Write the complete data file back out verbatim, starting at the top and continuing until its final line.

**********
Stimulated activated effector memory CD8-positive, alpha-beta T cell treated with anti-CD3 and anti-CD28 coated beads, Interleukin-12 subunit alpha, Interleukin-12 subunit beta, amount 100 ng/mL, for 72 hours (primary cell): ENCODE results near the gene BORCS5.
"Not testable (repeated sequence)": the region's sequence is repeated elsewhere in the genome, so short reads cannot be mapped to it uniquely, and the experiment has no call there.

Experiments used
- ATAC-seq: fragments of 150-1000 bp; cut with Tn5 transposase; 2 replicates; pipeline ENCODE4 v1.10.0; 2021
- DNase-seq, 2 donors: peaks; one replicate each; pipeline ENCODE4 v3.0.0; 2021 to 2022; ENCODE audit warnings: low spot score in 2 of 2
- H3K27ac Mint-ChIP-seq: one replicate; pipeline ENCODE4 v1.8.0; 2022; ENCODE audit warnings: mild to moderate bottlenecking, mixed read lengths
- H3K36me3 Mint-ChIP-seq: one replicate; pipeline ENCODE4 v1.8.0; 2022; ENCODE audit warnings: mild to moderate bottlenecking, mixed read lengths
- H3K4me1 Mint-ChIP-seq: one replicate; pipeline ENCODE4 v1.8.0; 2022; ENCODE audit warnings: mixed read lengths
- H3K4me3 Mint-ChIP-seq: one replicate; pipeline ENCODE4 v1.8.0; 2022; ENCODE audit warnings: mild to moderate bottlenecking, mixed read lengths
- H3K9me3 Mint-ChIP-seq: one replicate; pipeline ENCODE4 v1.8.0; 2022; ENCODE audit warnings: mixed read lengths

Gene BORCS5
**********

Stimulated activated effector memory CD8-positive, alpha-beta T cell treated with anti-CD3 and anti-CD28 coated beads, Interleukin-12 subunit alpha, Interleukin-12 subunit beta, amount 100 ng/mL, for 72 hours (primary cell): ENCODE results near the gene BORCS5.
"Not testable (repeated sequence)": the region's sequence is repeated elsewhere in the genome, so short reads cannot be mapped to it uniquely, and the experiment has no call there.

Experiments used
- ATAC-seq: fragments of 150-1000 bp; cut with Tn5 transposase; 2 replicates; pipeline ENCODE4 v1.10.0; 2021
- DNase-seq, 2 donors: peaks; one replicate each; pipeline ENCODE4 v3.0.0; 2021 to 2022; ENCODE audit warnings: low spot score in 2 of 2
- H3K27ac Mint-ChIP-seq: one replicate; pipeline ENCODE4 v1.8.0; 2022; ENCODE audit warnings: mild to moderate bottlenecking, mixed read lengths
- H3K36me3 Mint-ChIP-seq: one replicate; pipeline ENCODE4 v1.8.0; 2022; ENCODE audit warnings: mild to moderate bottlenecking, mixed read lengths
- H3K4me1 Mint-ChIP-seq: one replicate; pipeline ENCODE4 v1.8.0; 2022; ENCODE audit warnings: mixed read lengths
- H3K4me3 Mint-ChIP-seq: one replicate; pipeline ENCODE4 v1.8.0; 2022; ENCODE audit warnings: mild to moderate bottlenecking, mixed read lengths
- H3K9me3 Mint-ChIP-seq: one replicate; pipeline ENCODE4 v1.8.0; 2022; ENCODE audit warnings: mixed read lengths

Gene BORCS5